Sunday, July 30, 2006

No doubt, this is going to cost us a bundle

To have a family with one triathlete is pricey, which makes a family with two athletes costly, but a family with five triathletes, my goodness; please note tip jar to the right, your generosity is appreciated. (ah, just kidding-for now) The tri addiction has infected the entire Tribe, down to it's littlest member, so on with the report.

The alarm clock blared in my ear at 4 am. My parents are weird so they get up early every day to train or work. We are playing musical beds in our house since every one is trying to find the coolest place to sleep since it is so hot out, even at night. I was sleeping with my mom so I heard her mumbling something about there is no freakin way she was going to go run this morning, she shut off the alarm and we both fell back to sleep. A few hours later my mom woke me up to say it was time to get ready to go to the kids triathlon. I was so nervous I didn't want to eat. It took forever to get to the race and we watched lightening come down as we got closer. But the storm had passed by the time we got to the race. There were a billion kids and parents walking towards the race and there were lot's of people telling us where to go and what to do. I was glad my mom races because she knew what to do. First we registered, then we had our arms marked with our race number. My sister got a smiley face with hers. My brother was so nervous he put his helmet on backward. but my mom helped him out. She showed us where to set up our bikes.
My sister got to wear my mom's uniform because it fit her, but I got to wear her race belt. I looked around at the other bikes and noticed that not too many of them had gears. Hot Rock has 21 gears. I am so going to be fast on my bike.

(a parental note: what have we done?)

I was getting so scared that I started to cry. My mom reminded me that we were really here just to have fun and meet some new friends. So, my sister and I talked to the girls waiting for the swim.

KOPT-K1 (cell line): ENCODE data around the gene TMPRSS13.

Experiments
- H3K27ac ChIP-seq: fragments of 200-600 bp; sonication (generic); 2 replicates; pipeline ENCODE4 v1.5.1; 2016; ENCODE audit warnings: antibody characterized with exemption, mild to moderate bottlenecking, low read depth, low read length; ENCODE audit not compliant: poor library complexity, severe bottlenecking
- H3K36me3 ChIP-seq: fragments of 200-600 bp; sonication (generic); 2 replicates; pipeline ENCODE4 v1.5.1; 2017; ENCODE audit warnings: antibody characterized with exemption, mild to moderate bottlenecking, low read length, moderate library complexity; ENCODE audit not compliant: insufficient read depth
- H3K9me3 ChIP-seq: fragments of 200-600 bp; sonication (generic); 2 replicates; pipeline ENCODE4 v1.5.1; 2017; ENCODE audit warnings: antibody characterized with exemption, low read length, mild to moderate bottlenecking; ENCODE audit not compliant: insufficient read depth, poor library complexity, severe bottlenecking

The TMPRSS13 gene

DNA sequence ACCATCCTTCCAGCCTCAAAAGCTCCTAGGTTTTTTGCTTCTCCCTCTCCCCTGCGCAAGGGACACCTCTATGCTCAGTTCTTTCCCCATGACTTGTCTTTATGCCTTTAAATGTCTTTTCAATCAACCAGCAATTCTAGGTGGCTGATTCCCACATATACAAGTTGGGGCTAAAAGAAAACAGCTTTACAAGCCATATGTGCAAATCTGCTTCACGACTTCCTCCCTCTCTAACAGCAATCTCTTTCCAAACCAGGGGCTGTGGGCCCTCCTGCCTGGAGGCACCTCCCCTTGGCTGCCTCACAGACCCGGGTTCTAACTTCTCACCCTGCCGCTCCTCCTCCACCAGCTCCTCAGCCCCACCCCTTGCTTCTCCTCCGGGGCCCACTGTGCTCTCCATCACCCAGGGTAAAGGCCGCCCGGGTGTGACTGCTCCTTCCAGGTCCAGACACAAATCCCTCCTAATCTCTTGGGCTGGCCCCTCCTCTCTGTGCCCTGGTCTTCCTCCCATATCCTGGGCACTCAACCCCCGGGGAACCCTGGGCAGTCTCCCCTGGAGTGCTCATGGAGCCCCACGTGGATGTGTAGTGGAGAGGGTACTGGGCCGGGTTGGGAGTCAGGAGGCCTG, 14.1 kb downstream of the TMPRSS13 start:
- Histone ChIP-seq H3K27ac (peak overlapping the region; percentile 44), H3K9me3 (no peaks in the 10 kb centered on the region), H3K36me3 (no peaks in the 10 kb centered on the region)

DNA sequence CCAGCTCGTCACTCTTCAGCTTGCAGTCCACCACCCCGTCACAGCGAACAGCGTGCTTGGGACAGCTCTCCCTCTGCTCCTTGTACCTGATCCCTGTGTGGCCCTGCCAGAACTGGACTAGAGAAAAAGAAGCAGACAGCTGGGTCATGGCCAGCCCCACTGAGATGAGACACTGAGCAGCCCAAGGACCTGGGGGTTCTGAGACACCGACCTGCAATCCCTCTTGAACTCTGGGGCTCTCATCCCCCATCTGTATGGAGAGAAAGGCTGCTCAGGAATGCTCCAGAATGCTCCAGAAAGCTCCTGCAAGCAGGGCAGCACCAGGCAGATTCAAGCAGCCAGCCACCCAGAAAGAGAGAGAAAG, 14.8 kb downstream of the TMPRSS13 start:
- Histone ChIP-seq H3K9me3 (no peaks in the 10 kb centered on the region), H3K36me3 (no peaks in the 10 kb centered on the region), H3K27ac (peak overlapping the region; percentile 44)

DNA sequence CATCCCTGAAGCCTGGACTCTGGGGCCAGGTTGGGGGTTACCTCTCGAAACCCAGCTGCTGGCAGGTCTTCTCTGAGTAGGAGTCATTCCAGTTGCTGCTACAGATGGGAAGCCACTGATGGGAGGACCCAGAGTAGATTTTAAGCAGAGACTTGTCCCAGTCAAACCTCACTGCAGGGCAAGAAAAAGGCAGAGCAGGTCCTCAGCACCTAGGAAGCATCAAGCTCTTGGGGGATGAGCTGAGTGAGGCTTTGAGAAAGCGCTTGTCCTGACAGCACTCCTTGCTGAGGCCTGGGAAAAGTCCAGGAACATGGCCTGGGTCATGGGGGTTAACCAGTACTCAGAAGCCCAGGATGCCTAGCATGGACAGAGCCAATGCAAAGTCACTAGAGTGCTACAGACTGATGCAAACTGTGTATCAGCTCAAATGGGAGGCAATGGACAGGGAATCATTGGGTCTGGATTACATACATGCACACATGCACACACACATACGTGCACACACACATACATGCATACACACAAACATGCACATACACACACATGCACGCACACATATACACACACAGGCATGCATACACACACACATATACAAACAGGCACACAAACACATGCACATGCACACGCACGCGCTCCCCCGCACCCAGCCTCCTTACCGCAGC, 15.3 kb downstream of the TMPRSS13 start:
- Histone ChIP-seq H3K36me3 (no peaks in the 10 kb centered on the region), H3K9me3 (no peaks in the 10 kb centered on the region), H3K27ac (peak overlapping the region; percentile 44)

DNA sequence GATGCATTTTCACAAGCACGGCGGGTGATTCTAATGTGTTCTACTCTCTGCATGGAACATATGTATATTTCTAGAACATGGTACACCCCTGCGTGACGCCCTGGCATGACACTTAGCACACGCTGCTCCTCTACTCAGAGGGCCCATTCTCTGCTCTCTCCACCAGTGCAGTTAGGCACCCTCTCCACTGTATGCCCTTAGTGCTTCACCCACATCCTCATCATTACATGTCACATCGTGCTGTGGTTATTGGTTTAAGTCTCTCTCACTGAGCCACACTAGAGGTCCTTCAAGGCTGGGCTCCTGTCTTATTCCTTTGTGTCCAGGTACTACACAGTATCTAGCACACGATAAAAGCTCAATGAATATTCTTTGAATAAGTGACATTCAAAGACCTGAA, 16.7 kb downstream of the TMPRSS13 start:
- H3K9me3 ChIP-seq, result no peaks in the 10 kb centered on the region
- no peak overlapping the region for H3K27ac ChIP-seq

The race was supposed to start at 9:00, but the guy started it five minutes early. A lot of kids that were supposed to be swimming didn't know it, including my big sister. She was upset at first, but then she decided to just swim with me. I'm glad she was with me, it made me feel better. There was one mom whose kids didn't go in time and she yelled and screamed at him. I think she missed the part about this is supposed to be fun. Finally it was time for us to swim. I started in the back of the group and my sister started up front. My mom said we both went off like torpedos. I like to swim and I swam by some girls, but then someone kicked me so I walked a few steps. Then the water got too deep and I swam around the floating thing and back to shore. The kids walked and swam as much as they could. My sister tried to swim through some kids, but she didn't want to hurt any of the younger kids, so she slowed down a little and just tried to swim around them. We both came out of the water near the front, and then we had to run up to our bikes. That was a long hill to run up. I hated that hill. My dad stayed down by the water to take pictures of my brother, and my mom ran up the hill to cheer for us on our way out biking. I love to bike! Out of the park, down the street, around the cone, that 2 miles went by really quick. I passed as many kids as I could. My mom was waiting when I came back and cheered some more. She yelled at me to drop my bike and helmet and run! Run! She was cheering and clapping. I ran as fast as I could, and I'm glad it was only a quarter mile. I was breathing hard the whole time, and I ran by my dad cheering and taking pictures, when I saw the finish line I just sprinted as fast as I could. They tore off my number and hung a medal around my neck. My mom was waiting for my sister to finish her bike part. My sister had to ride farther and run farther. At the end of the race she was kind of disaapointed because she didn't get to race against any of the kids her age. She had to go all alone since the other kids had swam earlier than her. She didn't really get to race. And she drank one of my mom's sports drinks that morning and didn't eat anything and it was warm, so she pretty much just wanted to throw up at the end. I'm glad she didn't barf, that would be gross. I met up with my mom and she gave me a big hug.